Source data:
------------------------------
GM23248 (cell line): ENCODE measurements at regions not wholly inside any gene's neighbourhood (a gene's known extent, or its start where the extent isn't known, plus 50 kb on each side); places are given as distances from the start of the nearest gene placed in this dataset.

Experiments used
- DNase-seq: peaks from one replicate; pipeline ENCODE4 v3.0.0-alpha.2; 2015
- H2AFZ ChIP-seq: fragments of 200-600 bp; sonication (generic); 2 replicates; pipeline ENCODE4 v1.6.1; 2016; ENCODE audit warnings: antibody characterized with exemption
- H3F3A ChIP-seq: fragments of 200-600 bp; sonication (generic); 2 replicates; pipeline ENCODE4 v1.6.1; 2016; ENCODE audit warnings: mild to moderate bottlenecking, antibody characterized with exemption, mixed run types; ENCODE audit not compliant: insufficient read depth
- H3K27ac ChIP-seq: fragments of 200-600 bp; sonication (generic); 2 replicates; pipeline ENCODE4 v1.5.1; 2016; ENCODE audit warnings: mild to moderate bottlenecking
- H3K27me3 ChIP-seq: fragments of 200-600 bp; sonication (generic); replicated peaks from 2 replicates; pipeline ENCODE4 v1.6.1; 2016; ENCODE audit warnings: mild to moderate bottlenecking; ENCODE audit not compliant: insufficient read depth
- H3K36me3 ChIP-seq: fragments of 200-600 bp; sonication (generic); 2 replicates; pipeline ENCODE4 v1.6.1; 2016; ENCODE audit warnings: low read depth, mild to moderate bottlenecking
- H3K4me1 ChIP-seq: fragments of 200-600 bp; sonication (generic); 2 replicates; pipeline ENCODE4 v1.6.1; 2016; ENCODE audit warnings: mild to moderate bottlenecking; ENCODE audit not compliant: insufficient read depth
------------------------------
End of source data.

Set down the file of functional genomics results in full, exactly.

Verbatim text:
GM23248 (cell line): ENCODE measurements at regions not wholly inside any gene's neighbourhood (a gene's known extent, or its start where the extent isn't known, plus 50 kb on each side); places are given as distances from the start of the nearest gene placed in this dataset.

Experiments used
- DNase-seq: peaks from one replicate; pipeline ENCODE4 v3.0.0-alpha.2; 2015
- H2AFZ ChIP-seq: fragments of 200-600 bp; sonication (generic); 2 replicates; pipeline ENCODE4 v1.6.1; 2016; ENCODE audit warnings: antibody characterized with exemption
- H3F3A ChIP-seq: fragments of 200-600 bp; sonication (generic); 2 replicates; pipeline ENCODE4 v1.6.1; 2016; ENCODE audit warnings: mild to moderate bottlenecking, antibody characterized with exemption, mixed run types; ENCODE audit not compliant: insufficient read depth
- H3K27ac ChIP-seq: fragments of 200-600 bp; sonication (generic); 2 replicates; pipeline ENCODE4 v1.5.1; 2016; ENCODE audit warnings: mild to moderate bottlenecking
- H3K27me3 ChIP-seq: fragments of 200-600 bp; sonication (generic); replicated peaks from 2 replicates; pipeline ENCODE4 v1.6.1; 2016; ENCODE audit warnings: mild to moderate bottlenecking; ENCODE audit not compliant: insufficient read depth
- H3K36me3 ChIP-seq: fragments of 200-600 bp; sonication (generic); 2 replicates; pipeline ENCODE4 v1.6.1; 2016; ENCODE audit warnings: low read depth, mild to moderate bottlenecking
- H3K4me1 ChIP-seq: fragments of 200-600 bp; sonication (generic); 2 replicates; pipeline ENCODE4 v1.6.1; 2016; ENCODE audit warnings: mild to moderate bottlenecking; ENCODE audit not compliant: insufficient read depth